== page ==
I Love how the standard says poodles carry themselves with a dignity as that is Exactly what i think of!!!! Sums it up beautifully!
 

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NOWHERE does the standard mention aloofness with strangers. If anything, the listing of shyness and sharpness suggest that excessive non-sociability is much more of a problem than excessive sociability.

The way I think about poodle temperament and especially the dignity and "carrying himself proudly" parts of the standard is that poodles should be pleased with themselves and comport themselves with confidence. They don't *need* to be friends with everyone they meet. But at the same time, they are so pleased with themselves that it never occurs to them that somebody wouldn't be delighted to get to know them.
I love this! Thanks so much FP for posting the quote. I'm so glad to read the actual standard and should have looked myself before responding. :doh: The poodles I love so much really do carry themselves proudly, and they are polite to strangers, but oh so glad to meet new people and connect with them. I'm kind of relieved to see that one of my favorite aspects of the poodle really isn't against breed standard!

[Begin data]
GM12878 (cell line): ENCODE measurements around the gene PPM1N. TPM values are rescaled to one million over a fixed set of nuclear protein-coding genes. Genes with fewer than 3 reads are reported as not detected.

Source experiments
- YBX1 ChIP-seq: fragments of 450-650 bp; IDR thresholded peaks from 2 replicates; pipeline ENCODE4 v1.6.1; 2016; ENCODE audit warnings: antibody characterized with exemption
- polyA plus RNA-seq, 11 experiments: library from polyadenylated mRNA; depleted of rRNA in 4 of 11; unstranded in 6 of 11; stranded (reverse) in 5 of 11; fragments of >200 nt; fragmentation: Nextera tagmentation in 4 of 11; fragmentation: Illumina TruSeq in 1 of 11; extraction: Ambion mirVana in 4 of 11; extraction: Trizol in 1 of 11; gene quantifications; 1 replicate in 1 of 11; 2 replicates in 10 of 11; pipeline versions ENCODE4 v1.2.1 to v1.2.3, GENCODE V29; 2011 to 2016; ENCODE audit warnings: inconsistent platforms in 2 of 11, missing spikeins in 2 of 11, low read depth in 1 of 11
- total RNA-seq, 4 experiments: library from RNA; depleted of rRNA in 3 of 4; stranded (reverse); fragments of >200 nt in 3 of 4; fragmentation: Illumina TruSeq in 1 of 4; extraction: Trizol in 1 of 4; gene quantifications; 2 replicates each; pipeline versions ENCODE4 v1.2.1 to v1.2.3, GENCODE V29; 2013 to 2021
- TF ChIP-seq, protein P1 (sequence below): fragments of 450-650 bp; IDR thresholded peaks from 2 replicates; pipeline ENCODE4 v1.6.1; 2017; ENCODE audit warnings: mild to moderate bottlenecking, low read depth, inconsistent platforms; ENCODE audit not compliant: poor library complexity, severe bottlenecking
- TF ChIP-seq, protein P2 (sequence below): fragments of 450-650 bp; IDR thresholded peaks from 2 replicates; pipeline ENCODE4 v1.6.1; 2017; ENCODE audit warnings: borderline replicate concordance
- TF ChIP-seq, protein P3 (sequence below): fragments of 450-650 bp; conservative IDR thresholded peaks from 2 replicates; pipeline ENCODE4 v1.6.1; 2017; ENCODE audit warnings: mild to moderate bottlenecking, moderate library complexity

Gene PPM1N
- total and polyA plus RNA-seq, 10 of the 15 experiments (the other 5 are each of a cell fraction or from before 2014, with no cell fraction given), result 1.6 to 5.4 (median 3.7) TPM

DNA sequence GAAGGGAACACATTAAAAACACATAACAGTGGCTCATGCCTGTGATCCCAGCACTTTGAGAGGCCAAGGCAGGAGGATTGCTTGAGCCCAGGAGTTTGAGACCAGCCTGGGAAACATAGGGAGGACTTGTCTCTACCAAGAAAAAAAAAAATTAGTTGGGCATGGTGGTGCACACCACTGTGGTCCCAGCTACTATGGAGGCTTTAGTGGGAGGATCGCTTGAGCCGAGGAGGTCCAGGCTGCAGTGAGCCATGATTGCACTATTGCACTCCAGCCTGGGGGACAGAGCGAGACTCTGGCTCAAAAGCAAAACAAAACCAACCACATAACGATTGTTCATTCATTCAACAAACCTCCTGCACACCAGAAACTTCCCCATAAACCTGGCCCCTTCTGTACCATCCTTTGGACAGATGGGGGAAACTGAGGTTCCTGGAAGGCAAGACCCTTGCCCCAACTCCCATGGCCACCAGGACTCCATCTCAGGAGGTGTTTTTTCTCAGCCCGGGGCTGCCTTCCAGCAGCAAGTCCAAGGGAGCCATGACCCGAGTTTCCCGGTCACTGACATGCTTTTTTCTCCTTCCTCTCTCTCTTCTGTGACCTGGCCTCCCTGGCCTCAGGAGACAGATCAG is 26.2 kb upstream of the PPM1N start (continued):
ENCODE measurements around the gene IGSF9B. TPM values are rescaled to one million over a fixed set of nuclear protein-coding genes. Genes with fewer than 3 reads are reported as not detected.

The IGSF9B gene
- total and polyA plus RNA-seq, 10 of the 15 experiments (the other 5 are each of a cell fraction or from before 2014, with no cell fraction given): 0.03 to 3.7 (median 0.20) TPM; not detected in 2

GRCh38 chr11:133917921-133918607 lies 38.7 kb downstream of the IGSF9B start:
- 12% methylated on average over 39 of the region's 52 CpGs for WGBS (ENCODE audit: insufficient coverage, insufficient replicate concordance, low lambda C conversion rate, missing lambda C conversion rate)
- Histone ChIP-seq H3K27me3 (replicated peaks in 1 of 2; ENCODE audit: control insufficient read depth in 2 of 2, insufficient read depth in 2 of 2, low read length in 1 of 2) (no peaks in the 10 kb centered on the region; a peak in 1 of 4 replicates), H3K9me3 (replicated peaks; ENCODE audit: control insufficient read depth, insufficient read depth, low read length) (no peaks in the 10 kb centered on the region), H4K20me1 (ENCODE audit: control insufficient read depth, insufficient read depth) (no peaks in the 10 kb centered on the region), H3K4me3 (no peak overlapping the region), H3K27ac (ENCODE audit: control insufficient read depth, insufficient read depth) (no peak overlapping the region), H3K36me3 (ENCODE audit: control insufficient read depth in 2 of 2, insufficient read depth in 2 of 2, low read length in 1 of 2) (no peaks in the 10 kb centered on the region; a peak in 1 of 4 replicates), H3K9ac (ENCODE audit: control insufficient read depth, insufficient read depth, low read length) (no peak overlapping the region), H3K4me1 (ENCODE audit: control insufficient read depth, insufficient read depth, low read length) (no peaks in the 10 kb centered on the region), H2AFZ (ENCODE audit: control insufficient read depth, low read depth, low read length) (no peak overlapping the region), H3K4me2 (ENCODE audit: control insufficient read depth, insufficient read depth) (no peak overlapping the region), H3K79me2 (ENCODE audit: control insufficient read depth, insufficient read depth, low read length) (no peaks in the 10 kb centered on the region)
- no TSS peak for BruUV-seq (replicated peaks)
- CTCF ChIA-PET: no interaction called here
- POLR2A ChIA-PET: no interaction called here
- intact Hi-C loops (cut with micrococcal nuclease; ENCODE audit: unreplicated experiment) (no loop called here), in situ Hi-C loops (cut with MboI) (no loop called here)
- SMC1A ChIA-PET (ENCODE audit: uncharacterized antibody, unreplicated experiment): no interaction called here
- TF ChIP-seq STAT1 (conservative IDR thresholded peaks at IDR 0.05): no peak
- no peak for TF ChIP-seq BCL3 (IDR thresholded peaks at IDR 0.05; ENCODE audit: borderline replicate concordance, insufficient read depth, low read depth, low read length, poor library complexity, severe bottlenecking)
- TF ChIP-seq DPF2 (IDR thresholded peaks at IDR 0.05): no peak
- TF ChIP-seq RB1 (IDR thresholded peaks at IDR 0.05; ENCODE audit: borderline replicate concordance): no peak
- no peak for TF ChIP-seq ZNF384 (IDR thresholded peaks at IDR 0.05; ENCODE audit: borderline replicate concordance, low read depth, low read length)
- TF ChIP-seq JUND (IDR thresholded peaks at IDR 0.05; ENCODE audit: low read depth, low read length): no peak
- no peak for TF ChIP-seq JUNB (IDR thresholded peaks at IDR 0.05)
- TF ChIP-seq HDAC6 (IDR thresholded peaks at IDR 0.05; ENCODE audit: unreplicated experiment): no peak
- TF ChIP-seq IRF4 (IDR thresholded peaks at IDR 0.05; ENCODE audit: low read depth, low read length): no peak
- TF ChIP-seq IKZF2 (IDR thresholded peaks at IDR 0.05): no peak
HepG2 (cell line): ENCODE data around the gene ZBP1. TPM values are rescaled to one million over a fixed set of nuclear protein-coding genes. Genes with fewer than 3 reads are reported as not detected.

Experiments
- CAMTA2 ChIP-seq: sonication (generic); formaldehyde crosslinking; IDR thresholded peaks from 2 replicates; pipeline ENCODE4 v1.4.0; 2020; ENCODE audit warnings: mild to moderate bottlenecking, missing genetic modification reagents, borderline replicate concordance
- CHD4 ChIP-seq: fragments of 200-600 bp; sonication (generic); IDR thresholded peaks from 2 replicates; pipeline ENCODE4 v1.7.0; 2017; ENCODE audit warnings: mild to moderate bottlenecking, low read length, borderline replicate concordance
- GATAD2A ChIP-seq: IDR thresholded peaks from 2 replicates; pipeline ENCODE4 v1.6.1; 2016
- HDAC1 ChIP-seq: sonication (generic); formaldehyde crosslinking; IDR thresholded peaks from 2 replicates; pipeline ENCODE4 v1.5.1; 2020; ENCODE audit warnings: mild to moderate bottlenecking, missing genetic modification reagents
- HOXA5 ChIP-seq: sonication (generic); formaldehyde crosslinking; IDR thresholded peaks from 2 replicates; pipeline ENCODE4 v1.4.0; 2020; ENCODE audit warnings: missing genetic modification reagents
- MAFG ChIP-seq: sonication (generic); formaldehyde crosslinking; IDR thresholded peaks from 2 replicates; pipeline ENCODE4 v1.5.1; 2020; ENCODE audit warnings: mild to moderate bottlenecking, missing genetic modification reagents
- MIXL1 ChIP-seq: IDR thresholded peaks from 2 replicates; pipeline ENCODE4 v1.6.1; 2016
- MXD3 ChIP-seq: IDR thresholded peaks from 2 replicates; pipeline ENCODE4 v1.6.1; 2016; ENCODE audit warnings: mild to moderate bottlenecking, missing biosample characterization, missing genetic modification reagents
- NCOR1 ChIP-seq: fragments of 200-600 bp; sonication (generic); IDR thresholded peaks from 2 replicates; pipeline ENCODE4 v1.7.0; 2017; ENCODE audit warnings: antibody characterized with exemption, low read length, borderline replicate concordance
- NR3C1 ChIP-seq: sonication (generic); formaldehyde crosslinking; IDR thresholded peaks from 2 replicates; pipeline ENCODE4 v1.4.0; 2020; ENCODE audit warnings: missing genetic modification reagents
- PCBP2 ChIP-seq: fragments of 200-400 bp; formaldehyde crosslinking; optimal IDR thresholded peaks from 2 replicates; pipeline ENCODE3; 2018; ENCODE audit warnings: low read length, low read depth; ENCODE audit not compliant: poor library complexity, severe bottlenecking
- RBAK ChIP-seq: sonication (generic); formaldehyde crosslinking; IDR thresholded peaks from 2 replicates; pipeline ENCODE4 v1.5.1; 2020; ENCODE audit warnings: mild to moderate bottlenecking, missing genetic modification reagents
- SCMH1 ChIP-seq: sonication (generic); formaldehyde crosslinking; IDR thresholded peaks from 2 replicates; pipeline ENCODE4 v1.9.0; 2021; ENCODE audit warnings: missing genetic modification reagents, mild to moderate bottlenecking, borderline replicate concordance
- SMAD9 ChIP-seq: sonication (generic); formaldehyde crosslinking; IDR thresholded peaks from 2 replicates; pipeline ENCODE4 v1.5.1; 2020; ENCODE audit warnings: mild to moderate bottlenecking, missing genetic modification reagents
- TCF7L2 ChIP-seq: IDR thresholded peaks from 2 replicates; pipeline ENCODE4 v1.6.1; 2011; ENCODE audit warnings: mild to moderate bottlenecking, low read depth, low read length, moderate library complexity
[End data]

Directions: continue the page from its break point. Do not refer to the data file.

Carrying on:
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My 3 are all social butterflys. They adore company, going out and about, and they've never met a stranger, only a new friend! LOL Maddy (The Diva, The Devine Miss M) was with me 24/7 from the age of 9 wks. until 6 months old, so her socialization was awesome. She's what you would call "bombproof," nothing rattles her. Oh, and can she work a crowd! lol I don't know what kind of socialization Beau had, as he came to me at 16 months old, and had some behavioral problems - not w/people, but with other dogs. He LOVES to be admired and touched! Lucia is the sweetest natured dog I've ever met - with people, dogs, cats, even a bird at an outdoor cafe (nose to beak!). She is such a love, and people just fall in love with her (even non-dog people). She isn't the least bit shy or aloof, but she does want to get back to her mama, ASAP.
 

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Billy started out as aloof as a puppy. It took him a long time to warm up to strangers. He didn't avoid them but he would ignore them. I just kept on working on socialization and he came around so well that he will run up to strangers now looking for attention. We stopped by an elderly day care center today on an invitation and he went right up to the old folks to socialize; something he would never have done as a puppy.
thank you for saying this, I just picked up a 6 month old and he is very aloof with strangers, it gives me hope to hear that with socialization and positive reinforcement, he can be friendly to everyone!
 

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I always find it so frustrating when people assign a trait to a breed of dogs, or a country, or to a race, or to an ethnicity of humanity. They just are not true! And are so discriminatory. Just don't fall for them.

My Spoo is my service dog. He is way too affectionate to everyone, and every animal, in the world to be a service dog. But I would so much rather he be that way than aggressive:) I do think he is everyone's favorite dog in my entire little town. Everyone knows and loves him.